Category Archives: Annuals

Garden pictures 24th-25th September 2016

A collection of pictures from last weekend in the garden!

 

A Sonchus oleraceus variety?

It would be a great project to select Sonchus oleraceus…for new improved yielding and special forms like was done with wild chicory aIt would be a great project to select Sonchus oleraceus…for new improved yielding and special forms like was done with wild chicory and other vegetables… Last winter somebody found seed of an amazing frilly sow thistle being sold in an on-line chinese vegetabe catalogue….too good to be true…I should have noticed that the seed weren’t Sonchus when I sowed them…it seems it’s just an endive :( Lost in translation?

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The seed packet….
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The resulting plant.
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The flower stem
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I had seed left from the Chinese packet (right) and compared with common sow thistle seed collected in my garden…


Joke plants

Jokeplants
From top left and clockwise: Medicago radiata, Medicago scutellata “Sava” and Scorpiurus spp. (picture from my garden on 31st July 2004)
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Chorogi or chinese artichokes (Stachys affinis)

 

 

 

 

 

 

 

I read some 15 years ago (but would love a proper reference*) that the Victorians (and some more recent jokers too) were fond of practical jokes and would add various plant parts that resembled caterpillars, snails, worms etc to their salads. I call them collectively joke plants. I should grow them again…I love humour in the garden :)

Scorpiurus muricatus and S. vermiculatus (Prickly caterpillars, prickly scorpionstail / skorpionurt), Medicago scutellata “Sava” (snail medick), Medicago radiata (ray-podded medick) and chorogi or chinese artichoke (Stachys affinis) are examples. Pictures below (yes, I’ve grown them and smuggled them into my salads for the entertainment of unsuspecting visitors!)
*I find the following reference in Google Books:  A Joy of Gardening by Victoria Sackville-West (Harper, 1958). On pages 184-186, there’s a section called “Joke plants” which I’d love to get hold of! Anyone have this book?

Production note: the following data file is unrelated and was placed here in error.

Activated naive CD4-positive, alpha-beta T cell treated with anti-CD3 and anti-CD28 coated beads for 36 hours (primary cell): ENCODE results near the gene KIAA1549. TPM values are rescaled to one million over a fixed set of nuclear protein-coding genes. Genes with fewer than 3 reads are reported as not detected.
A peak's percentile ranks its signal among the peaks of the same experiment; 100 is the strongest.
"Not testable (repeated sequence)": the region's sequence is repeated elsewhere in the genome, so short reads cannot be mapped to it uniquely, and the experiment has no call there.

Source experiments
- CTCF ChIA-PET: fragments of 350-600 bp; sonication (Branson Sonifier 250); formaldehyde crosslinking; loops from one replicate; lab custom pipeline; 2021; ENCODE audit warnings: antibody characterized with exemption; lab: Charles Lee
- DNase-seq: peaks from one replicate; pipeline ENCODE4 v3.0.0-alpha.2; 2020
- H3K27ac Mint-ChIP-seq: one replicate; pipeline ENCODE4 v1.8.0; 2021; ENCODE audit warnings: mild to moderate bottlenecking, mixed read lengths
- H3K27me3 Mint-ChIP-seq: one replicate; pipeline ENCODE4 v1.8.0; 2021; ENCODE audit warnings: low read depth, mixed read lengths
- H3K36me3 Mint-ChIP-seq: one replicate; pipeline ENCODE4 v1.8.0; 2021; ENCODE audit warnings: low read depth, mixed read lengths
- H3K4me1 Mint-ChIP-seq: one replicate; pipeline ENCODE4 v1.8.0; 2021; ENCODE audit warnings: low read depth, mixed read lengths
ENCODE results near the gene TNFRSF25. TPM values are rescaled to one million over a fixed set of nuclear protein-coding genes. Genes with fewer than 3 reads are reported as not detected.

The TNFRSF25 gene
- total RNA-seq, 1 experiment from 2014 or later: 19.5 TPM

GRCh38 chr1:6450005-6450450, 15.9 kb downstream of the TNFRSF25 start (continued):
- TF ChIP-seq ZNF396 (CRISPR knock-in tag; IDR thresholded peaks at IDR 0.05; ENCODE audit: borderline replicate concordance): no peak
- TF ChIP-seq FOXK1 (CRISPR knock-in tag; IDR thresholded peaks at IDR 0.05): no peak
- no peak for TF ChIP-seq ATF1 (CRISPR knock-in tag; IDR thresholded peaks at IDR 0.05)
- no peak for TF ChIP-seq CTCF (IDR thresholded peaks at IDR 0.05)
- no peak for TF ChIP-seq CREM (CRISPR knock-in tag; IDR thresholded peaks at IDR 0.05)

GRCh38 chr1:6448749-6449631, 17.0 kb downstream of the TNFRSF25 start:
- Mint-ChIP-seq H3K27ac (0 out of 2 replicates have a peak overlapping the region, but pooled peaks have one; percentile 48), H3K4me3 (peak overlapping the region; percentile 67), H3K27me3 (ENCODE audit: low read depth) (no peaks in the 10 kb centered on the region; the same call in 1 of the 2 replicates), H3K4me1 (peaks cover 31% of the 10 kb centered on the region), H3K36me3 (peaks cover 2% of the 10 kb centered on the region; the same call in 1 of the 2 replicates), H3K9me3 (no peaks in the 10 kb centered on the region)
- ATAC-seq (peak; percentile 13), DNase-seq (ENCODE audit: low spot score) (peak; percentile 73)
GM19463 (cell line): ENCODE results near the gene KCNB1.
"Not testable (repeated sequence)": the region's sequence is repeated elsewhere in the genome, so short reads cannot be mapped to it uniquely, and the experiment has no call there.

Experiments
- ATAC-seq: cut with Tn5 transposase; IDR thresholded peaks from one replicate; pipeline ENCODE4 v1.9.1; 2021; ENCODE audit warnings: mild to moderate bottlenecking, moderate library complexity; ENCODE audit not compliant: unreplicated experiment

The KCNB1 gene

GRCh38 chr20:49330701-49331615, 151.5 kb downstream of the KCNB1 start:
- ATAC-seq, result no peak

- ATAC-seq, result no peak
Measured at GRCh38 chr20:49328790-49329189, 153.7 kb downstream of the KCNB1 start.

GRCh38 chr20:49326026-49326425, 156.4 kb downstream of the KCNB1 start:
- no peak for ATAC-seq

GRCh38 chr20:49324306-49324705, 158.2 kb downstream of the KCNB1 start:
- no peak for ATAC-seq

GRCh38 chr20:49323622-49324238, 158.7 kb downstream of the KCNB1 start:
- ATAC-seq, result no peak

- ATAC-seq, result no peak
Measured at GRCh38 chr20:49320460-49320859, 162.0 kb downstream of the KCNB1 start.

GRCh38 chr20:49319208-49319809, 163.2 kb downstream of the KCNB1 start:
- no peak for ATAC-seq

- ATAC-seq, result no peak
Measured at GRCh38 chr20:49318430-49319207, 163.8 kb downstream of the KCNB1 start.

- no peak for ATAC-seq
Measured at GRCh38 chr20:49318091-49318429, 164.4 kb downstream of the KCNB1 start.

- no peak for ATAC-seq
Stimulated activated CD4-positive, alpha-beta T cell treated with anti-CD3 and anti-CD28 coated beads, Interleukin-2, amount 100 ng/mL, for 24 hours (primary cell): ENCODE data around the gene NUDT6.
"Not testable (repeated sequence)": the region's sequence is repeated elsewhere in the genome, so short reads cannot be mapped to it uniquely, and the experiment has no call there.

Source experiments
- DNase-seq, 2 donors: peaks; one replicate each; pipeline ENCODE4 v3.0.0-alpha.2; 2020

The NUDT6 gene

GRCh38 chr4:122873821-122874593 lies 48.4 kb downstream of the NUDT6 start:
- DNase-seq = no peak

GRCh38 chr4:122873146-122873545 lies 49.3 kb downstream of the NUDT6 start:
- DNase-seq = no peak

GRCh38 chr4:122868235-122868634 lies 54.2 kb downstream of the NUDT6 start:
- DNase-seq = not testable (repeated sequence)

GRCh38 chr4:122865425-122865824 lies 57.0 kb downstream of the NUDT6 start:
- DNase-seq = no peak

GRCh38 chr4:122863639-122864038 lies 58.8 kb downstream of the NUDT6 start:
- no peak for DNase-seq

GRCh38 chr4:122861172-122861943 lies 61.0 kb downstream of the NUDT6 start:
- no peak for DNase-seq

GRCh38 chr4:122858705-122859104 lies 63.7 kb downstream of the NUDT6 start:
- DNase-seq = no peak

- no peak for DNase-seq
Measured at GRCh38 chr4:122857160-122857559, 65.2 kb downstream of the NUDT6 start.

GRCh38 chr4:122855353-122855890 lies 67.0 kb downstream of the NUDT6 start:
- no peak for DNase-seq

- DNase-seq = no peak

Add 050916: Thanks to Alison Tindale who mentioned joke plants in her great blog  The Backyard Larder having seen a reference in the classic book by Fearing Burr The Field and Garden Vegetables of America Containing Full Descriptions of Nearly Eleven Hundred Species and Varietes; With Directions for Propagation,Culture and Use”  (1863). See 
http://backyardlarder.blogspot.hu/2013/06/rhubarb-vegetable.html (at the bottom)

Weekend garden pictures

A diverse selection of pictures from last weekend in the Edible Garden :)

Sonchus seed

I couldn’t resist these two packets in a Chinese seed catalogue someone tipped me about. Never seen common sow thistle seed for sale (first picture), perhaps a cultivar?…and the second is Sonchus brachyotus, which I’ve never seen seed of before, but mention in the book “Another closely related perennial species, S. brachyotus, is used by farmers in northern Jiangsu. The young rosettes are washed, mixed with wheat flour, steamed, cooled, seasoned with mashed garlic, chopped onion, salt, vinegar and soy sauce (no doubt disguising the bitter taste suggested by the name, Bitter Wheat-field Herb, in the process).”
Exciting times!

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Russian veggie seed

One of the members of Norwegian Seed Savers emailed me that she was going to Russia and would I like any seed….now, I have genetic defect  that leads to me not being able to say no to seed…so I said yes please and if you find any perennials like cutivars of sorrel (Rumex acetosa) I’d be particularly interested. The package arrived today. I had never imagined I was saying yes to 40 packets and there was one packet of Rumex acetosa, a variety called Schavel (Sorrel) “Belvijsky”. I’m wondering if this could possibly be the elusive French cultivar “Belleville” which I mention in my book?

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